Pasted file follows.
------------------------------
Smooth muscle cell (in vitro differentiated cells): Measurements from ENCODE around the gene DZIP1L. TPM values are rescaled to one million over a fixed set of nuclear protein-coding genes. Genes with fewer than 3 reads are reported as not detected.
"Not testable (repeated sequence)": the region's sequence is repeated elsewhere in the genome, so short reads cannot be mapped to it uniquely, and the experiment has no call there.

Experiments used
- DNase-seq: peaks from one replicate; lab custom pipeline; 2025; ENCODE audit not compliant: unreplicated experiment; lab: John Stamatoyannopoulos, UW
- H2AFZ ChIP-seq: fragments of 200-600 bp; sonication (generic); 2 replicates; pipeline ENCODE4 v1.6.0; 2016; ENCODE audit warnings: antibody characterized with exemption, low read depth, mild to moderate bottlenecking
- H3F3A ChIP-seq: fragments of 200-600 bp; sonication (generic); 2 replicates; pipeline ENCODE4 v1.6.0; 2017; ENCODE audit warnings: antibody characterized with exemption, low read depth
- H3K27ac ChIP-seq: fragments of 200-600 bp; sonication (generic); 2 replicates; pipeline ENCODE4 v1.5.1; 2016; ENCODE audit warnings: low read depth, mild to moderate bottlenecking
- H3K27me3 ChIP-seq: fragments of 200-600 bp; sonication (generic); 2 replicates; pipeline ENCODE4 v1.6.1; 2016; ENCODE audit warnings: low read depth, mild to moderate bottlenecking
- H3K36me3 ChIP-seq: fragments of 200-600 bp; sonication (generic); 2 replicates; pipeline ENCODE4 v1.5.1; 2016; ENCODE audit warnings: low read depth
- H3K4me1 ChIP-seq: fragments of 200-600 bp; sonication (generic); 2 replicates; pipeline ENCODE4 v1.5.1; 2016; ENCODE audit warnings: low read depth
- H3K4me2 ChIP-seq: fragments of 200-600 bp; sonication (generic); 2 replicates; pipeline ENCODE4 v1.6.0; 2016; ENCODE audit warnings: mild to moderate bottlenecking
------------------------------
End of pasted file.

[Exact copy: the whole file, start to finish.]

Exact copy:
Smooth muscle cell (in vitro differentiated cells): Measurements from ENCODE around the gene DZIP1L. TPM values are rescaled to one million over a fixed set of nuclear protein-coding genes. Genes with fewer than 3 reads are reported as not detected.
"Not testable (repeated sequence)": the region's sequence is repeated elsewhere in the genome, so short reads cannot be mapped to it uniquely, and the experiment has no call there.

Experiments used
- DNase-seq: peaks from one replicate; lab custom pipeline; 2025; ENCODE audit not compliant: unreplicated experiment; lab: John Stamatoyannopoulos, UW
- H2AFZ ChIP-seq: fragments of 200-600 bp; sonication (generic); 2 replicates; pipeline ENCODE4 v1.6.0; 2016; ENCODE audit warnings: antibody characterized with exemption, low read depth, mild to moderate bottlenecking
- H3F3A ChIP-seq: fragments of 200-600 bp; sonication (generic); 2 replicates; pipeline ENCODE4 v1.6.0; 2017; ENCODE audit warnings: antibody characterized with exemption, low read depth
- H3K27ac ChIP-seq: fragments of 200-600 bp; sonication (generic); 2 replicates; pipeline ENCODE4 v1.5.1; 2016; ENCODE audit warnings: low read depth, mild to moderate bottlenecking
- H3K27me3 ChIP-seq: fragments of 200-600 bp; sonication (generic); 2 replicates; pipeline ENCODE4 v1.6.1; 2016; ENCODE audit warnings: low read depth, mild to moderate bottlenecking
- H3K36me3 ChIP-seq: fragments of 200-600 bp; sonication (generic); 2 replicates; pipeline ENCODE4 v1.5.1; 2016; ENCODE audit warnings: low read depth
- H3K4me1 ChIP-seq: fragments of 200-600 bp; sonication (generic); 2 replicates; pipeline ENCODE4 v1.5.1; 2016; ENCODE audit warnings: low read depth
- H3K4me2 ChIP-seq: fragments of 200-600 bp; sonication (generic); 2 replicates; pipeline ENCODE4 v1.6.0; 2016; ENCODE audit warnings: mild to moderate bottlenecking